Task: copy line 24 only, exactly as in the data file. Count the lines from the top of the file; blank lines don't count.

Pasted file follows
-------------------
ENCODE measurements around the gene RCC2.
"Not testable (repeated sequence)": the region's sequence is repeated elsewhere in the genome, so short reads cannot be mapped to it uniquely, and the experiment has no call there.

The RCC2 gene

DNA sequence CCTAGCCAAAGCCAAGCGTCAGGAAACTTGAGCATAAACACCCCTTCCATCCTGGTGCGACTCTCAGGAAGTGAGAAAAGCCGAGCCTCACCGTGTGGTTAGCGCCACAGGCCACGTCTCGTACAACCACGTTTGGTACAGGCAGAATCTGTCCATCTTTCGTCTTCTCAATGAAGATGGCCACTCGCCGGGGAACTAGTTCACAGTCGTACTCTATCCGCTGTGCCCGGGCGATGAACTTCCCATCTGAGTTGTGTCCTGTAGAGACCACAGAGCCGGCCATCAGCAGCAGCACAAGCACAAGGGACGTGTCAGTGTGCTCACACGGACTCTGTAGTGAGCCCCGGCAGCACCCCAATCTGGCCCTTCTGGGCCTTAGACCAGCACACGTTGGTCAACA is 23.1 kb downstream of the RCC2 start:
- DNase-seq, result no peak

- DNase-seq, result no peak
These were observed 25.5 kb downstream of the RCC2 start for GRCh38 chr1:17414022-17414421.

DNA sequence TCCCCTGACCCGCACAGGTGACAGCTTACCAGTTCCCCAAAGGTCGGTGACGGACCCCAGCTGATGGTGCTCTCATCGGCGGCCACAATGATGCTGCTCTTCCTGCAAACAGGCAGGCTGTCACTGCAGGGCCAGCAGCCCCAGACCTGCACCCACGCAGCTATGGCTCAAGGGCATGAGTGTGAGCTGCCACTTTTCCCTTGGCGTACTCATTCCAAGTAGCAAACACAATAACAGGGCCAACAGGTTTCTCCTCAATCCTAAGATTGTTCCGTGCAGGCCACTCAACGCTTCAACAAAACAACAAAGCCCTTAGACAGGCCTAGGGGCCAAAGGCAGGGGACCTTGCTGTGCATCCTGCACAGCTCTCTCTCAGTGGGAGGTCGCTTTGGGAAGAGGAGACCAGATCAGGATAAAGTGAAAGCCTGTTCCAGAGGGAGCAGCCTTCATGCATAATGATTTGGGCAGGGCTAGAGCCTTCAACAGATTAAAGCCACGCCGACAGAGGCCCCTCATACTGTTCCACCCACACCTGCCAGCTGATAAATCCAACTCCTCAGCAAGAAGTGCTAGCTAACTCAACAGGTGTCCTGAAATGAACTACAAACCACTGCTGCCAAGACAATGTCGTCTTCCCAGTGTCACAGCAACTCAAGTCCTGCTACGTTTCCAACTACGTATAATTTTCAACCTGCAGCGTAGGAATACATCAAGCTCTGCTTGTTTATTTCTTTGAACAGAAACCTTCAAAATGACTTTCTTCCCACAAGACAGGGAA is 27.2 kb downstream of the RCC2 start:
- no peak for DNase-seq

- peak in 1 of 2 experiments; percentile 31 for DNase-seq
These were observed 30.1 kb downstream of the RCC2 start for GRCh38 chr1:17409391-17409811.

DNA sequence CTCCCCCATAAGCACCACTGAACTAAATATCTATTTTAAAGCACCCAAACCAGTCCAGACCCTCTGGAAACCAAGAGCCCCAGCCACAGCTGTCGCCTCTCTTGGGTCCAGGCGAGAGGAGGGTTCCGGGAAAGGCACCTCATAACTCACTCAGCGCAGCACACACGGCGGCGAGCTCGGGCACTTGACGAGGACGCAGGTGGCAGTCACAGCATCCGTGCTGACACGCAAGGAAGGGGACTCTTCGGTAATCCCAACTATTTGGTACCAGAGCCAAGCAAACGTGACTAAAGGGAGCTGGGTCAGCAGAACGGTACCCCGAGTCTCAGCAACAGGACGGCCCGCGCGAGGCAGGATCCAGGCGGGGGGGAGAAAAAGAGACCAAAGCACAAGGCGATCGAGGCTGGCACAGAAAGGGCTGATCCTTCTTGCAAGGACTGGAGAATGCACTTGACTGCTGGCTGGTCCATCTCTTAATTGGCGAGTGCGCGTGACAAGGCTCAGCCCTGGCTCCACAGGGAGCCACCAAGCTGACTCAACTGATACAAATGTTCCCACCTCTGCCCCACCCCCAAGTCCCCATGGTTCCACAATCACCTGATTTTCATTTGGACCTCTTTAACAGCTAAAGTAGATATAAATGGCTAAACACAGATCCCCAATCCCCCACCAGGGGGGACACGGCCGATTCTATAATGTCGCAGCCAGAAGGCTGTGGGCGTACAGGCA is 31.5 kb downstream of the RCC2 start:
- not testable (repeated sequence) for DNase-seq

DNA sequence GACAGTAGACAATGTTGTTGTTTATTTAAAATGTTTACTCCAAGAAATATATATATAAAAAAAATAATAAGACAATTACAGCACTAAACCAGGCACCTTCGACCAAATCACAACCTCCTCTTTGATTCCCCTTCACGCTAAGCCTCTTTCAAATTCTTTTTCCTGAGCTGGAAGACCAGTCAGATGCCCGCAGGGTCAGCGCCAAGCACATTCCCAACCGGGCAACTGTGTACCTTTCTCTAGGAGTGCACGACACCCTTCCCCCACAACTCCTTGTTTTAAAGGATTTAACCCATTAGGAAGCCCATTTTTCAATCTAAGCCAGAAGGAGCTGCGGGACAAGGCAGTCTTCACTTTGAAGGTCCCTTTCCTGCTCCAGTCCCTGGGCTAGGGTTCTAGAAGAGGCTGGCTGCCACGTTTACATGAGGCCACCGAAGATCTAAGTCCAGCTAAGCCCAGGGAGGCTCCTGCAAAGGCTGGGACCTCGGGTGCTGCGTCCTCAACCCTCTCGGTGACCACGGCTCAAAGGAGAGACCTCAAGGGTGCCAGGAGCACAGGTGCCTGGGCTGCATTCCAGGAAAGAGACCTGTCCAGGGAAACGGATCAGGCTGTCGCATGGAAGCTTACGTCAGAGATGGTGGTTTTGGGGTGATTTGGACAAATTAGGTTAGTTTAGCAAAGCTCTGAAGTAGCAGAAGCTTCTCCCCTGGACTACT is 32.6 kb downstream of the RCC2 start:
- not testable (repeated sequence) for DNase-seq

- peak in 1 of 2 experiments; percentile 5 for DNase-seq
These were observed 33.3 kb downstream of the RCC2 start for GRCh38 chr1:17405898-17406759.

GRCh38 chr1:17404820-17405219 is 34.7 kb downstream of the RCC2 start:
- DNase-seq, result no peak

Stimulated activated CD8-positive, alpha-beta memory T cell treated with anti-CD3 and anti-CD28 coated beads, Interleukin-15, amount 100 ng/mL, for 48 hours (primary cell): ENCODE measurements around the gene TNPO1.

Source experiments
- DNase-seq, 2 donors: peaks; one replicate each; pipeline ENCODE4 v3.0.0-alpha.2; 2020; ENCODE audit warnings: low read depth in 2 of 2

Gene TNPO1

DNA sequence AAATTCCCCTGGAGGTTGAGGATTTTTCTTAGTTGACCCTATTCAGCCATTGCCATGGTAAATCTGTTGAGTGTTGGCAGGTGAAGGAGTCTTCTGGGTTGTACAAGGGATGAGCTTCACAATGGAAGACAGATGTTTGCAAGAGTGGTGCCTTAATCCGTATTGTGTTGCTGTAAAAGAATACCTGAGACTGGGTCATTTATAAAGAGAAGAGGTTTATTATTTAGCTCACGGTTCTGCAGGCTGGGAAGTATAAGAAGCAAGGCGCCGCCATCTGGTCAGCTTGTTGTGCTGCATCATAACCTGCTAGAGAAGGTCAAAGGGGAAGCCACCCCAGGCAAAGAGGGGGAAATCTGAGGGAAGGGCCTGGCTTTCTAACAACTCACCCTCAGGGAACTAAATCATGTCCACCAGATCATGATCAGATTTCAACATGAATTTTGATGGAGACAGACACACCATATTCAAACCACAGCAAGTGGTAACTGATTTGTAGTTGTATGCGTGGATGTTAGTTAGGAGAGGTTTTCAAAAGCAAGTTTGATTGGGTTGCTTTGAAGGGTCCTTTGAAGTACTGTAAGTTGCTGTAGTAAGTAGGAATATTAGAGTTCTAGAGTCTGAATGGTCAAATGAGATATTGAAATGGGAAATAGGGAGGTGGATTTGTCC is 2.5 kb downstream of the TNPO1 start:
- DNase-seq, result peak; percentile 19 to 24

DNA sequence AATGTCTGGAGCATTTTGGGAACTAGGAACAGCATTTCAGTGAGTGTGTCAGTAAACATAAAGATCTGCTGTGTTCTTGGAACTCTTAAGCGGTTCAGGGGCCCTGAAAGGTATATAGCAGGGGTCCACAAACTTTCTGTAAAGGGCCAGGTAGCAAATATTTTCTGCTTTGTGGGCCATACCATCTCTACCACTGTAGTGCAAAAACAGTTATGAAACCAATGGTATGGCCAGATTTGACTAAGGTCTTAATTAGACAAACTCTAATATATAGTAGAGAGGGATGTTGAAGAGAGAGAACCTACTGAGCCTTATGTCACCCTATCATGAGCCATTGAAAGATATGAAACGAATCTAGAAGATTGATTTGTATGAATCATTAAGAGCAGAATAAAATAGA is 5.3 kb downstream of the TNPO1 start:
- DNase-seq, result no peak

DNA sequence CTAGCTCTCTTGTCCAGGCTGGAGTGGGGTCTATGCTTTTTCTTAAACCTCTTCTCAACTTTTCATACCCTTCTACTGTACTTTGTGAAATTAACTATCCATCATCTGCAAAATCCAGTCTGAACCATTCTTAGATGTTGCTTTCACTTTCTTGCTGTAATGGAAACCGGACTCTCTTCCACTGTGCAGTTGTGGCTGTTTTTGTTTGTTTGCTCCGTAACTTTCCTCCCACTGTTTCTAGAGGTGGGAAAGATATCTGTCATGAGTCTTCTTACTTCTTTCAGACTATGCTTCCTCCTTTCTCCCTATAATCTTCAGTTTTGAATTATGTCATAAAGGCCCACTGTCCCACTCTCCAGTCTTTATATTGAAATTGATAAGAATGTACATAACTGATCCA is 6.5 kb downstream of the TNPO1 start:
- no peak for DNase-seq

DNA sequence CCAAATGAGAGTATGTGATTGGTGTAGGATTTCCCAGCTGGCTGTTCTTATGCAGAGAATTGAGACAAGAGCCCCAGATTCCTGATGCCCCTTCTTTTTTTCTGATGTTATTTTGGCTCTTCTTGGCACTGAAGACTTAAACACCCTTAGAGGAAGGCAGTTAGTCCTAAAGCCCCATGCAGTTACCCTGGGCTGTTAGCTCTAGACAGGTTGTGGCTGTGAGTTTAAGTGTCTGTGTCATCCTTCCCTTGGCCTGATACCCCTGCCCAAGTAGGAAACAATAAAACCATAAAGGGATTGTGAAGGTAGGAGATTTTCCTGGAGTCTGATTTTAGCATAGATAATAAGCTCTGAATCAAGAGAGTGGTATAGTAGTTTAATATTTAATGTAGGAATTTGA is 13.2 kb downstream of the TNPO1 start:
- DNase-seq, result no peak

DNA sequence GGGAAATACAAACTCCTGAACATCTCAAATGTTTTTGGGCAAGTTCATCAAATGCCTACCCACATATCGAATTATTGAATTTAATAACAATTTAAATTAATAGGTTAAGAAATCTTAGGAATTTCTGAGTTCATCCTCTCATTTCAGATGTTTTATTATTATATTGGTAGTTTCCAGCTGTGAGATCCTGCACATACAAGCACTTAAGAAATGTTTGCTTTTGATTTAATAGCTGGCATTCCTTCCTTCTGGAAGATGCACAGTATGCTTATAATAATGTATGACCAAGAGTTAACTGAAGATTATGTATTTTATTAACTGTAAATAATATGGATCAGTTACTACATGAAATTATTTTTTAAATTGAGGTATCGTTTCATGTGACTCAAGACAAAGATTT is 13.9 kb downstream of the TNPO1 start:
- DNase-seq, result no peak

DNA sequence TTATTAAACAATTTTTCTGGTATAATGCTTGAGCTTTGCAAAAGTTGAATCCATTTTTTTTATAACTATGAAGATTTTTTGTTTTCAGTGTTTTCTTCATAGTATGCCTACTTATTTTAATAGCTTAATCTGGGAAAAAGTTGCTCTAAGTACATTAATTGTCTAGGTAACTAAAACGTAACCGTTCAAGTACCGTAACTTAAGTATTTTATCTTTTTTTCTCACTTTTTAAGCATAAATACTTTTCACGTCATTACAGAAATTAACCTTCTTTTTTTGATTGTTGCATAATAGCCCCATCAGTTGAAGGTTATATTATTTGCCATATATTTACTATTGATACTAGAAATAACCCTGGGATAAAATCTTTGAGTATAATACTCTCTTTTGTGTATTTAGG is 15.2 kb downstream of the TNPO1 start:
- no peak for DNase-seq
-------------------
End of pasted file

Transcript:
DNA sequence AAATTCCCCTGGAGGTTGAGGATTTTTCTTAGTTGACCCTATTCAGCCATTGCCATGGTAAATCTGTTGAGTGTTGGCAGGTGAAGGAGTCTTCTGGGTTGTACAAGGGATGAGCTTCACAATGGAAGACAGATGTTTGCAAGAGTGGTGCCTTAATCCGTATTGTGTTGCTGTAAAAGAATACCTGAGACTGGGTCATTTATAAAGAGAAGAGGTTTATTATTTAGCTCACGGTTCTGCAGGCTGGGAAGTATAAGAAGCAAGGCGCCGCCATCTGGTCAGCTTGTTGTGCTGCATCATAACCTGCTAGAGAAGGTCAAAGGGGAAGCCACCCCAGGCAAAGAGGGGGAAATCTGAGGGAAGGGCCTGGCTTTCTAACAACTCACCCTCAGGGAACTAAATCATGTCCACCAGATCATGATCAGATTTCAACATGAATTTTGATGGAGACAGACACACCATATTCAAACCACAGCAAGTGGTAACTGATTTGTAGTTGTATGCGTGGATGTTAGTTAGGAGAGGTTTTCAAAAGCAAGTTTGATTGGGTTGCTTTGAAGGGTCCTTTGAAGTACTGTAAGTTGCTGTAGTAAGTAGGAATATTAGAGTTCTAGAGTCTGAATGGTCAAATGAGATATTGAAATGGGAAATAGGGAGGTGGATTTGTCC is 2.5 kb downstream of the TNPO1 start: